This is my experience. And I know I am not alone in this. Representation in volunteerism gives people—especially children—role models they can picture themselves being like. It provides an example of a person they can model themselves after. It gives them a hero—someone they can act like, someone they can dress like, and someone they can serve like. Proper representation of Black, Indigenous, and people of colour (BIPOC) volunteers in communities will increase the likelihood of inspiring people of all ages to serve their communities. Representation in volunteering has the potential to support communities in organic service rather than traditional charitable or philanthropic efforts.

I did not live in communities with large numbers of BIPOC individuals growing up. Organizations must increase representation on every level and in every community because it's not just important for the BIPOC kid to see themselves reflected in a role model, but because it’s also imperative to seek diversity across communities to increase inclusion and social cohesion. It starts at the grassroots with volunteers and ensuring barriers for racialized individuals to participate are meaningfully addressed. Therefore, organizations must increase representation on every level, in every community—not just those with higher BIPOC populations. We must also set out to encourage people of colour to seek out places to serve and provide a positive influence for the next generation. Because in the end, everyone needs heroes.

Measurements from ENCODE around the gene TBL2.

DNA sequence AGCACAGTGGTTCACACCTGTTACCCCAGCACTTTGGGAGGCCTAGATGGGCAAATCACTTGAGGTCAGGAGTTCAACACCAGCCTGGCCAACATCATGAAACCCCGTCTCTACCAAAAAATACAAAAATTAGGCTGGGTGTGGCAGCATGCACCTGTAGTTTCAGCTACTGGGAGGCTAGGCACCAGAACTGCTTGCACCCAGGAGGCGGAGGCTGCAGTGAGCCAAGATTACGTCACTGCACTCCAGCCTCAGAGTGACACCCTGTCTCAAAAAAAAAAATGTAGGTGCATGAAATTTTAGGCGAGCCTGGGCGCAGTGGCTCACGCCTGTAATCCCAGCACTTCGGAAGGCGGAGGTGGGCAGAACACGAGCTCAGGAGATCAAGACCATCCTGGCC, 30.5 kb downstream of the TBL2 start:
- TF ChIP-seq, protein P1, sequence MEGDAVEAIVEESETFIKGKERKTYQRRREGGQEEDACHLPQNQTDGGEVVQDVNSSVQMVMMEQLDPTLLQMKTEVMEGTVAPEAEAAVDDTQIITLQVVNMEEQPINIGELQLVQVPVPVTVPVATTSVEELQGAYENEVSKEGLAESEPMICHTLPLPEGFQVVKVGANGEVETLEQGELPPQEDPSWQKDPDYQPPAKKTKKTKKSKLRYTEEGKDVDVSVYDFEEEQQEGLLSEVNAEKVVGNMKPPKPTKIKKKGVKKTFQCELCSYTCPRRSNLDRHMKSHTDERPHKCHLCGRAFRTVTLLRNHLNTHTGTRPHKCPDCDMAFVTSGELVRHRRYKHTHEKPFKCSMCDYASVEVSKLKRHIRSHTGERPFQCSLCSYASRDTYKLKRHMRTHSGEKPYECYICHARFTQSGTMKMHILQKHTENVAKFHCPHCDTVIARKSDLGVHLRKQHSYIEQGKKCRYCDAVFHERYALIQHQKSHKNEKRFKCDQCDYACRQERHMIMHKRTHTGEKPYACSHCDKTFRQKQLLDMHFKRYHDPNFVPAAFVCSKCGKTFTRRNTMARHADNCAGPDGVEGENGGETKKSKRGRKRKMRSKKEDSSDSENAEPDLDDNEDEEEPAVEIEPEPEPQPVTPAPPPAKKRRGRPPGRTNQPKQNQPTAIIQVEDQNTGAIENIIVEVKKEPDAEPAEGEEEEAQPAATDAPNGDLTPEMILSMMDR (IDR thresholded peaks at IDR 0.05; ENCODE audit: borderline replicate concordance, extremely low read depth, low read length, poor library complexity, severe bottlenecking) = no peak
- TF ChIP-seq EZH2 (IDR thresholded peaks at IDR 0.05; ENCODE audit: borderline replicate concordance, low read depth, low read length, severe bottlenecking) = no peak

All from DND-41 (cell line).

Guest Blogger

Nathan Ahamed

"Music, food, and technology each enable us to come together and find a sense of purpose, belonging, and identity. Through the written word and public speaking, it is my desire to build community and foster the deep desire we have to connect with each other."



Video: Creating A Volunteer Profile

Published: Dec 1, 2022 @ 2:46 PM

In this video we share how volunteers can create a profile in order to get the most from the Connector!




Bridging the Gap - Helping Organizations Connect To Volunteers

Published: Nov 23, 2022 @ 2:15 PM

We continue to hear from organizations across the country that it is harder to find volunteers than ever before. However, as you can see from the image continues to see growth in volunteer traffic.

Join us, December 14th @ 11:00-11:45 (mst),  for a conversation on why this could be happening and how can help organizations overcome some of these challenges. This will be an informal conversational where we will share our thoughts and strategies, but will also look to you to bring yours.